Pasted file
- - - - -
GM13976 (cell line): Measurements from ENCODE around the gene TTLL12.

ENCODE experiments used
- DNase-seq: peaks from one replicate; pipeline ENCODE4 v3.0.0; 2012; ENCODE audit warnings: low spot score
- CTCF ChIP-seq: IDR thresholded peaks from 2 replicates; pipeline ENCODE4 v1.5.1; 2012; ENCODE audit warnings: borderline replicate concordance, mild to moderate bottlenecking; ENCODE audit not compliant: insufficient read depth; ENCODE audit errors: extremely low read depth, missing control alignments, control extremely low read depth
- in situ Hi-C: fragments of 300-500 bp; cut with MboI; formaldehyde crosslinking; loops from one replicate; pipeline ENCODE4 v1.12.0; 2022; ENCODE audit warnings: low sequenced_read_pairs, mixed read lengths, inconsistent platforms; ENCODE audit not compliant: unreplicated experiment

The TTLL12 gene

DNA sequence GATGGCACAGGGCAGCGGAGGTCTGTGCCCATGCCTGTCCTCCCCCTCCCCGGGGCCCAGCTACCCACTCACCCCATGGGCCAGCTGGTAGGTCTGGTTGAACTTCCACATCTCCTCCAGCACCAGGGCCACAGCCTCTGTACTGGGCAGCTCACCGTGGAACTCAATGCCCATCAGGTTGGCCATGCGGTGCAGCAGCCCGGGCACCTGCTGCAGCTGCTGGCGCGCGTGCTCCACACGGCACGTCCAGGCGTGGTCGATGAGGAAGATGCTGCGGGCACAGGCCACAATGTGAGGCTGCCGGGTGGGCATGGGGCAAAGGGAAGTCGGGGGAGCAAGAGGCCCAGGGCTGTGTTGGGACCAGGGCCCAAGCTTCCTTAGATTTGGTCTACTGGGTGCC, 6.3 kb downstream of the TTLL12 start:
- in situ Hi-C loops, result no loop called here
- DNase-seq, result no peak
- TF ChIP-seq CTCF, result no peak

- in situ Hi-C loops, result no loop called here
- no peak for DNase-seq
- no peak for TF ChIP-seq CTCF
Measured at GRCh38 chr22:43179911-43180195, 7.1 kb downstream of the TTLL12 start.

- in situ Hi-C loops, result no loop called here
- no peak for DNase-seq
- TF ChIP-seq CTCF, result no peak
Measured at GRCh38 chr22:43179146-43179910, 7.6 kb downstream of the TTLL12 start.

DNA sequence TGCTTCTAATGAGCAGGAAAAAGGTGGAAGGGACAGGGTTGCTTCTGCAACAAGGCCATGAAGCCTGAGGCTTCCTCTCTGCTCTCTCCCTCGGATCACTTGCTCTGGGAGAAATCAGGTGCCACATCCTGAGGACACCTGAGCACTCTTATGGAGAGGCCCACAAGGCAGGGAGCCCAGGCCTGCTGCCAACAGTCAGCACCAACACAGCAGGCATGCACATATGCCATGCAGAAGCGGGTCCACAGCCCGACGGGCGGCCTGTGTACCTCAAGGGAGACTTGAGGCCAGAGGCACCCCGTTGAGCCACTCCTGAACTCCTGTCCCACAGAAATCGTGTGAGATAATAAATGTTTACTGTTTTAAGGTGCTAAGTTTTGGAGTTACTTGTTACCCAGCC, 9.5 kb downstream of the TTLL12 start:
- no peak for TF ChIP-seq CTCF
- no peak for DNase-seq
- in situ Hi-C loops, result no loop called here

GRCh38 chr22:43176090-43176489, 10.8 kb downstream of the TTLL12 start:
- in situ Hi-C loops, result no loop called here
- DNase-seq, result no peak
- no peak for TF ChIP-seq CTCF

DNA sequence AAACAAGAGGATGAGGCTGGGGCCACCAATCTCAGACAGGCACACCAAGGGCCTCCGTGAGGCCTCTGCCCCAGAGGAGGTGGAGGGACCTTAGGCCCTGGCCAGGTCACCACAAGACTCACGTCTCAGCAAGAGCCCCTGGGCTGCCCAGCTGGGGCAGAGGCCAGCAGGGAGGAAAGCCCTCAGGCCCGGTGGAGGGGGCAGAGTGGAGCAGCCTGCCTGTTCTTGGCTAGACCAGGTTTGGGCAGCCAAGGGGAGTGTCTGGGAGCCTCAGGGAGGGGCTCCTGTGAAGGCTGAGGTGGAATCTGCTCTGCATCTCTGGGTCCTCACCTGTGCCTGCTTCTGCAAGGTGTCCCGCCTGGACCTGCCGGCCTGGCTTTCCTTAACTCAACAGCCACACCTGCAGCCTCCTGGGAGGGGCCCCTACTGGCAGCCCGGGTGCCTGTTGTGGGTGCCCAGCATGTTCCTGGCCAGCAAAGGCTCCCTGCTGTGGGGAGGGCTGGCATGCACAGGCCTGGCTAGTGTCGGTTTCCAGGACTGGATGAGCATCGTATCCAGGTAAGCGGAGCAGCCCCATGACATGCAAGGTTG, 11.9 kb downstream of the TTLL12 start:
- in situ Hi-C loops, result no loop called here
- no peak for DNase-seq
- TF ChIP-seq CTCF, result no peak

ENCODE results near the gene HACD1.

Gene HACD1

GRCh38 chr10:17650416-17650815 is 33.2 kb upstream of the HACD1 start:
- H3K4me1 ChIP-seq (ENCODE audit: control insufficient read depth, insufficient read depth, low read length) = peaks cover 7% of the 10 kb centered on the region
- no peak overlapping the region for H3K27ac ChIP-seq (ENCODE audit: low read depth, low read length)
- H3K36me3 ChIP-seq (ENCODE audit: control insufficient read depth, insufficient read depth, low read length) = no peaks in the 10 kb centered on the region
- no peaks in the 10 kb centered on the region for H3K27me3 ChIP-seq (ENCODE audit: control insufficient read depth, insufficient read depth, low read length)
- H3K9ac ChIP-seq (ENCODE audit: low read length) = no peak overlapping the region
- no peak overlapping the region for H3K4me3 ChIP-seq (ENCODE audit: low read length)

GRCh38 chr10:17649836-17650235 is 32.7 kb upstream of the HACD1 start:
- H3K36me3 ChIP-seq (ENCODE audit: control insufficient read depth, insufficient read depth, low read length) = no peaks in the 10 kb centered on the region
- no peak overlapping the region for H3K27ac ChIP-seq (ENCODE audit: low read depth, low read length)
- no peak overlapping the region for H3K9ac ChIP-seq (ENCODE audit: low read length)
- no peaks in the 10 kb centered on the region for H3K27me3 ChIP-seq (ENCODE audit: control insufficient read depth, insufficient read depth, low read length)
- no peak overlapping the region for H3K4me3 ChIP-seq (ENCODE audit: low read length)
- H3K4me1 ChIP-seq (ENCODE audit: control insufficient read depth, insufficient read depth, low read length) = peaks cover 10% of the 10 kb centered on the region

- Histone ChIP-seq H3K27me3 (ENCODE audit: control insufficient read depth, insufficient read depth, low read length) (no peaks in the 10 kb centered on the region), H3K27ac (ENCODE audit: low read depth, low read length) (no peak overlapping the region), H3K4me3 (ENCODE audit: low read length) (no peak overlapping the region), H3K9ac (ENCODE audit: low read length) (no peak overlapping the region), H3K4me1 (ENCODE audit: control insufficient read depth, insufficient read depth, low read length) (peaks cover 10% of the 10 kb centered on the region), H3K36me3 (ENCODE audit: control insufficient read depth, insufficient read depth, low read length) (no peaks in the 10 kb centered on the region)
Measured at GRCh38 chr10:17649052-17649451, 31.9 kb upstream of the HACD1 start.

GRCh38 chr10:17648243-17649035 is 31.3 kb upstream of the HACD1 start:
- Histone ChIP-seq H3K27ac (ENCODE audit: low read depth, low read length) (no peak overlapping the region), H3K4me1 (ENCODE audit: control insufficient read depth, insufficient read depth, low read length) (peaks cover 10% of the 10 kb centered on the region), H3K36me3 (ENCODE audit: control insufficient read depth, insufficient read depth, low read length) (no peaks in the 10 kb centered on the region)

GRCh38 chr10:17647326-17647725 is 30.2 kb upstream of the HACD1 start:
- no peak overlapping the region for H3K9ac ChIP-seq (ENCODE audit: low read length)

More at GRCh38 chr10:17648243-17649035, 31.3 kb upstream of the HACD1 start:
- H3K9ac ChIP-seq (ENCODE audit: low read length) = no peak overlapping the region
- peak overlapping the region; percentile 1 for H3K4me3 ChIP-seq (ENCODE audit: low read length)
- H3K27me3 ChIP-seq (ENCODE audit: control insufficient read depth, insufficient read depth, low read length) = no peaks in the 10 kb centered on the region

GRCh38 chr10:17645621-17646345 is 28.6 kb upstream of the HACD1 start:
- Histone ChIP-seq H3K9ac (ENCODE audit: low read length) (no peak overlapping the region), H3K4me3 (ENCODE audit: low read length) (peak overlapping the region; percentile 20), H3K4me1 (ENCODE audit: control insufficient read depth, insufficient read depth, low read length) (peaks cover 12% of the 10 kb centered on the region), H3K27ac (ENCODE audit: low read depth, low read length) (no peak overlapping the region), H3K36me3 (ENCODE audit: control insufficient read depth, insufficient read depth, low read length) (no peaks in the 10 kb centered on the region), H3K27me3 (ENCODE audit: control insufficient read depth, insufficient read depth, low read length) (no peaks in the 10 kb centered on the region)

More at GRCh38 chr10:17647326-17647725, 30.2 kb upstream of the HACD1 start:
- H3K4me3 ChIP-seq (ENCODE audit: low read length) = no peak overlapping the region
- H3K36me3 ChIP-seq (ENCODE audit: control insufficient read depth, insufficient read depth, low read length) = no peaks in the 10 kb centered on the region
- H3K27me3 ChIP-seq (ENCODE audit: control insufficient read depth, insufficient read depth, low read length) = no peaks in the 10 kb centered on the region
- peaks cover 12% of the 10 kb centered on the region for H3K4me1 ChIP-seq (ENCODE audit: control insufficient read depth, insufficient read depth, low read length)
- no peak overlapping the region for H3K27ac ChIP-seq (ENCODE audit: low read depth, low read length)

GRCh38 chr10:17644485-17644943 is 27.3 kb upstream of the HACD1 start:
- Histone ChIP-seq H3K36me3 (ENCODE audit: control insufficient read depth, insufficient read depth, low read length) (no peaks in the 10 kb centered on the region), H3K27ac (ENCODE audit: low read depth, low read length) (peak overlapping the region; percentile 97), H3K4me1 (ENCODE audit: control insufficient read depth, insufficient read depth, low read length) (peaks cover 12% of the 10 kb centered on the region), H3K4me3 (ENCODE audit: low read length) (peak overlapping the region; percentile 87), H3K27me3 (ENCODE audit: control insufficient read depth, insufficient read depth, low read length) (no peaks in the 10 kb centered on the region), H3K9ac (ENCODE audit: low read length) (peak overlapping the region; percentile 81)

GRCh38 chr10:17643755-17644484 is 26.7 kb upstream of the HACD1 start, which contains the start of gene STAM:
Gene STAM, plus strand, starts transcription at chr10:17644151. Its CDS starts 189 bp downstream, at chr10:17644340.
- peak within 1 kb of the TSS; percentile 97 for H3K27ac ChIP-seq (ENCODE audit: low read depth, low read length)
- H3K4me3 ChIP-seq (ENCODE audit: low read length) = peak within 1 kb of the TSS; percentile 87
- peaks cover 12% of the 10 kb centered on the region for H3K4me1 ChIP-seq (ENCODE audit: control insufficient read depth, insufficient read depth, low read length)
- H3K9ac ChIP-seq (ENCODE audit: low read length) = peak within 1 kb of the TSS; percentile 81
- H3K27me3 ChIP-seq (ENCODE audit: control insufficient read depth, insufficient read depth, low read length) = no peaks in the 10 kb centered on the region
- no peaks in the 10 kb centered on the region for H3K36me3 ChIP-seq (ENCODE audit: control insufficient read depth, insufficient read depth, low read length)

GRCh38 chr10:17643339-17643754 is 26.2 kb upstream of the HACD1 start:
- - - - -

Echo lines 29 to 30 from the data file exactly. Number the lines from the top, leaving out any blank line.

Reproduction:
- no peak for DNase-seq
- TF ChIP-seq CTCF, result no peak